This is a follow up to a story I shared with you last year. If you don’t remember the story of an early morning scramble around Pairs, you can read it here. This image was a somewhat surreal discovery for me. I was hungry and tired as I made my way back from the Eiffel Tower, and accidentally stumbled upon one of the most frequented cemeteries in France, Cimetière du Montparnasse. It is a hauntingly huge cemetery. Due to time constraints, I only had about 20 minutes to explore it. Good thing they have burial index. I quickly scanned the registry. To my surprise, I discovered a favored author my mine, Jean-Paul Sartre, was buried around the corner. It felt odd taking a photo of his grave. As you can see, there are flowers and small memorials scattered around it. I’m not sure how Sartre would have felt about that. He probably would have rather you read his work than visit. I guess I was experiencing the irony in mourning the death of an existentialist. I left the cemetery with his laughter quietly shoeing me along…..Probably because I was kicked out for using a tripod, but that’s another story.
About 5 minutes had passed since my friends disappeared through the sliding doors behind me. They were off to check for our luggage on the other side. I decided I would hang back in the event this was our baggage claim. Charles de Gaulle airport isn’t the easiest place to navigate when you are delirious from jet lag. That and I don’t speak French. The only French speaker on our team had disappeared with everyone else. After another couple minutes, I decided I had some time to make some images. Why not? I had been left alone staring at this baggage claim for the last 10 minutes. I spent the next 15 minutes in a photography induced meditation. Good thing for me the Gendarmerie identified my as a tourist. I could have easily been taken to a dark back room, leaving only my tripod and a trail of lens caps for my friends to find me. Finally, the rest of the team returned. Apparently the doors they exited through were one-way. The team had to circle back. Which, after I made the same trip, wasn’t an easy task.
Workshop: I am still putting the finishing touches on a workshop. The goal is to keep it as inexpensive as I can, and make it as rewarding as possible. In its current state the idea will be to include both field work via a photo-walk, followed by a discussion and lab in the private room at a local wine bar. Wine, cheese, and photography…what could be better than that? I will keep you posted as the details unfold. I have started a discussion over on Facebook. You can find it here. Feel free to join in if you would like to attend. I am looking for content you would like covered as well as some dates that will work for you (sometime in April). If you aren’t one of the 1 in 14 in the world on Facebook, feel free to leave a comment here.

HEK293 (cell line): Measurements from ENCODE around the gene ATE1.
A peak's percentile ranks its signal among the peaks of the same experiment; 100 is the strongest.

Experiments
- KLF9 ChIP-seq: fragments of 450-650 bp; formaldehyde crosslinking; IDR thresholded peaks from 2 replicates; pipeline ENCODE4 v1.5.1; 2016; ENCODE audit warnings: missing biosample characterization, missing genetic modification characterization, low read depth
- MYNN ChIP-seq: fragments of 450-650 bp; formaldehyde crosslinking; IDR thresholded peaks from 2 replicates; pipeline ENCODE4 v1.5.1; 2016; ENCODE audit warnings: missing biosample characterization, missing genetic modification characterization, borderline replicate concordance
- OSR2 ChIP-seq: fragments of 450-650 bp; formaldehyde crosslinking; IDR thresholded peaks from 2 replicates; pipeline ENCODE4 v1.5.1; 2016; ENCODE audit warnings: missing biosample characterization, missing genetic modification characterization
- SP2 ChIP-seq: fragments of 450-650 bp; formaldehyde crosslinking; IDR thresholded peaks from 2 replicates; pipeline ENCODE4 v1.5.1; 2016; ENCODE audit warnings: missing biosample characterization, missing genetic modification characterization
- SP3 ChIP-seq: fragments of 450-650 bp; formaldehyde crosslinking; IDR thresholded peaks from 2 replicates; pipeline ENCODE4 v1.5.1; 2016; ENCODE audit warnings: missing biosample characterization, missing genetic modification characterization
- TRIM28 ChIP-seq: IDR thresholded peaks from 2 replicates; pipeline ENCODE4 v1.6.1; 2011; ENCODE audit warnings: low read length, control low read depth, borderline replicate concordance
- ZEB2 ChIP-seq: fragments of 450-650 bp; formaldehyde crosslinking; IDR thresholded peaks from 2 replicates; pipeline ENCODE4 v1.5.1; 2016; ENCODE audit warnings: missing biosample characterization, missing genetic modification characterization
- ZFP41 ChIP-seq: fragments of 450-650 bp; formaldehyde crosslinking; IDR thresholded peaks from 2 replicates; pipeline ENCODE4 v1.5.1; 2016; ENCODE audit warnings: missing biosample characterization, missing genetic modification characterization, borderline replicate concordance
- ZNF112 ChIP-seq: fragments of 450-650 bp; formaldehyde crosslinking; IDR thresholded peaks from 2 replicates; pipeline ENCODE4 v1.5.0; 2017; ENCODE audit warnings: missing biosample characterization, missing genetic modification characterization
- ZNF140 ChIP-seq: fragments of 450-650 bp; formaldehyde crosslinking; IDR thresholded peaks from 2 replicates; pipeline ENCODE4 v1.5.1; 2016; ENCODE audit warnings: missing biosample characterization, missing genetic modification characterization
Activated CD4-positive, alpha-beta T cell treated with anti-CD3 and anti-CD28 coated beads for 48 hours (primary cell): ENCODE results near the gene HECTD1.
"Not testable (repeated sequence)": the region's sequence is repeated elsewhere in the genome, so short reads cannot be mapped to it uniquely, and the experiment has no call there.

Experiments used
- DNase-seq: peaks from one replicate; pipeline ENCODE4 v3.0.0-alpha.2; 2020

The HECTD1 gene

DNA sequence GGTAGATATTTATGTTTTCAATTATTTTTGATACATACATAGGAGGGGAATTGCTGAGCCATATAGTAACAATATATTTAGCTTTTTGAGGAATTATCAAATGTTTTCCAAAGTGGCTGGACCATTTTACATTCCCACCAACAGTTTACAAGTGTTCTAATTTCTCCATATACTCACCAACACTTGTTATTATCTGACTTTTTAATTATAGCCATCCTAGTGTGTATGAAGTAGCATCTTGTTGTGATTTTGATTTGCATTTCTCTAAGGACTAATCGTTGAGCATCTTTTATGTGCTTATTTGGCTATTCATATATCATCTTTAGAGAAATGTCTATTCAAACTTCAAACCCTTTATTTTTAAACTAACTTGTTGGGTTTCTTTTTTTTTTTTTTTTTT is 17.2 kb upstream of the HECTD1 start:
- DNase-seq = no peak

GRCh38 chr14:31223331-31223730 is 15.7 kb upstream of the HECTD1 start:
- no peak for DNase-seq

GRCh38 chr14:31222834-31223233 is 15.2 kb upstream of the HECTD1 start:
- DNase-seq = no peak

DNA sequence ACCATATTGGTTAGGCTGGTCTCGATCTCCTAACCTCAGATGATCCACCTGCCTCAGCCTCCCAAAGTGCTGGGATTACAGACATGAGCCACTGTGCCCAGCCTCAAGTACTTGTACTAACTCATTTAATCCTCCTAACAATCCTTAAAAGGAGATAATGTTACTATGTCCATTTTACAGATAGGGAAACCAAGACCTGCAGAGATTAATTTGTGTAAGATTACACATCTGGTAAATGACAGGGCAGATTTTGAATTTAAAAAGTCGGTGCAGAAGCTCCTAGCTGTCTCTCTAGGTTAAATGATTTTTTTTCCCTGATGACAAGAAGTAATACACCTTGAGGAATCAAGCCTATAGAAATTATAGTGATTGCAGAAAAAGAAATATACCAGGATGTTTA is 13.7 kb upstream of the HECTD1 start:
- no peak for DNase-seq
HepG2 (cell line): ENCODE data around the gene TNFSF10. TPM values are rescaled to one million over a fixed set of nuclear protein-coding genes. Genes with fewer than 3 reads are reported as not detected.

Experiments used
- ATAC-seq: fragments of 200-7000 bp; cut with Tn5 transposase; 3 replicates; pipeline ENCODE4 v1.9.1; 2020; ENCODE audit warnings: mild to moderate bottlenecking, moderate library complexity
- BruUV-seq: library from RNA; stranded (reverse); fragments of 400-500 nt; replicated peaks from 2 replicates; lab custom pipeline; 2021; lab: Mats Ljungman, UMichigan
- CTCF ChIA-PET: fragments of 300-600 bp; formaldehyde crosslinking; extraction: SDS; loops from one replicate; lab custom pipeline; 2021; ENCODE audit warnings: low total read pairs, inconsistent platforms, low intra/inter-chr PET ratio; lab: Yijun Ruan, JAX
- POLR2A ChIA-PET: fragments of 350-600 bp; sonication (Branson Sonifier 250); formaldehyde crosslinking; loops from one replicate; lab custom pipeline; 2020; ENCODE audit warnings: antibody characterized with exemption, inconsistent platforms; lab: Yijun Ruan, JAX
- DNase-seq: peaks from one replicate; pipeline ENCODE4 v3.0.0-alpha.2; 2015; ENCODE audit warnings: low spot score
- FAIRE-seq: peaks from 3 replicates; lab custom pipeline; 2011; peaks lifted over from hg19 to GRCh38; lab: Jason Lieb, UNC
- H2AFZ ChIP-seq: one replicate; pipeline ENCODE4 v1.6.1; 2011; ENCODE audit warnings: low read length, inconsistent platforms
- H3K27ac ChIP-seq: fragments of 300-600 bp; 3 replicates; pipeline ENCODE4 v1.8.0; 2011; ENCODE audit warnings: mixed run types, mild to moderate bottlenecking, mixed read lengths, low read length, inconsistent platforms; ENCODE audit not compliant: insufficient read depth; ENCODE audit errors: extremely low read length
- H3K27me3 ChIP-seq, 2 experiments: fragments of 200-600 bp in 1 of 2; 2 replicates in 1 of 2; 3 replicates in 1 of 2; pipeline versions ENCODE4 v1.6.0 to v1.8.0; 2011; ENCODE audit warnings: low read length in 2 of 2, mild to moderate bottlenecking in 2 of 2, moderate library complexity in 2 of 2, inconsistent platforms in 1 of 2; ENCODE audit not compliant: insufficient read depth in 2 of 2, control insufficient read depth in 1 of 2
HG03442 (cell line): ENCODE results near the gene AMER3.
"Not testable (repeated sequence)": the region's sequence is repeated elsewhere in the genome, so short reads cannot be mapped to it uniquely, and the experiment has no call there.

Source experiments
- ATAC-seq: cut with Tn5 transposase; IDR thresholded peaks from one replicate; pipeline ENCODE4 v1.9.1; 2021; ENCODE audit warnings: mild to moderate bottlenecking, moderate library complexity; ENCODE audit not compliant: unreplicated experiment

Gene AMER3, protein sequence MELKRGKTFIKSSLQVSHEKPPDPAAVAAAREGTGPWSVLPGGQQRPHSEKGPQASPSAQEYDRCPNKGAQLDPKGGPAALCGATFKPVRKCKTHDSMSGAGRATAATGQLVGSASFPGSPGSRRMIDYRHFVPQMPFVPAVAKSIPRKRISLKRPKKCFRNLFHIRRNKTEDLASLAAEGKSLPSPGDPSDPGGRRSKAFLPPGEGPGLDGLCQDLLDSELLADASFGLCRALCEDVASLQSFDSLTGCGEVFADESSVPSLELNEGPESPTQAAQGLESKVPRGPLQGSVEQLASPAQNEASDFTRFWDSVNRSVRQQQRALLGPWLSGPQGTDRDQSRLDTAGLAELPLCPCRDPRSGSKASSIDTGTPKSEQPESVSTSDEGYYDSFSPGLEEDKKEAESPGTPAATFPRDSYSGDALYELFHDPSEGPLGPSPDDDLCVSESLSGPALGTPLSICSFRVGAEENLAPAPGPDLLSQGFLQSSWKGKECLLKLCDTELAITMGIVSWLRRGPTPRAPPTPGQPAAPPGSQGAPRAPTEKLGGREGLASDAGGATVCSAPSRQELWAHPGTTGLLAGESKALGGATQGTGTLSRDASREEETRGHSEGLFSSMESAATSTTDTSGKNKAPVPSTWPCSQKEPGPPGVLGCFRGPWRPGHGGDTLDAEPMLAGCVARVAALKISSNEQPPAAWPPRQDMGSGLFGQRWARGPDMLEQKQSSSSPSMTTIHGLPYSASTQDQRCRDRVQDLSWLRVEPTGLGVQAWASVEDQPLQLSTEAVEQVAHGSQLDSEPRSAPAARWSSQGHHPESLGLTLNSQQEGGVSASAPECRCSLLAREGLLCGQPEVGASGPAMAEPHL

Correction From Yesterday: Longs Peak is not the tallest mountain in Colorado. It is actually Mt. Elbert is. Thanks everyone for the corrections. Still, Longs Peak is a great hike and I encourage you to give it a try!
We barely had any time in Paris. We arrived on the train in from Bordeaux around noon, leaving us just enough time to watch the final laps of the Tour de France along the Champs Elysees. If I didn’t get out and shoot, I wasn’t going to be able to live with myself. I knew I had to get out, even if it was only for an hour or so. We had a bit of time the next morning before our flight left, so I decided to set my alarm for 6:00am and schedule up a taxi to pick me up at 6:30. My plan was to have the taxi drop me off at the Eiffel Tower, make the tourist images that are required by all photographers visiting Paris, then follow my pre-planned walking route back to the Hotel. That was going to give me 3 hours of nothing but uninterrupted image making while Paris slowly awoke from its slumber. Images and their respective stories will follow in subsequent posts. This image was the final one of my walk. I had arrived back at the hotel, where I had met up with ‘pops’ who had just finished breakfast. I was starving after walking around for 3 hours with camera gear. I followed him down a winding staircase into what seemed to be the dungeon of the small hotel we were staying at. The walls were lined with century old bricks and a small archway led me into the dining area. What a place to have a breakfast! Beats the heck out of the Best Westerns here in the states. It felt as if I had just pulled up a chair to share a croissant with history itself. Too bad I didn’t have much time to talk, I had to catch our Taxi to the airport in 10 minutes!!!
I’m not totally sure that a permit was required to use a tripod in France, but I’m pretty sure that was what was being requested as I was asked to leave the subway. I understood ‘no good’ and ‘Gendamerie‘ well enough to know I should probably leave before I was the defendant in an international incident. Tripod restrictions weren’t limited to the subway either. I was also escorted away from Jean-Paul Sartre’s grave. I really felt like a Stranger.
Nikkor 17-35 2.8 AFS
Lexar UDMA Film
Focal Length 35 mm
ISO Speed 200
Capture – 9 images @ 1ev
Photomatix – HDR/Tonemapping
Nik Color Efex Pro – Pro Contrast
Nik Color Efex Pro – Glamour Glow
Nik Color Efex Pro – Tonal Contrast
Sized for web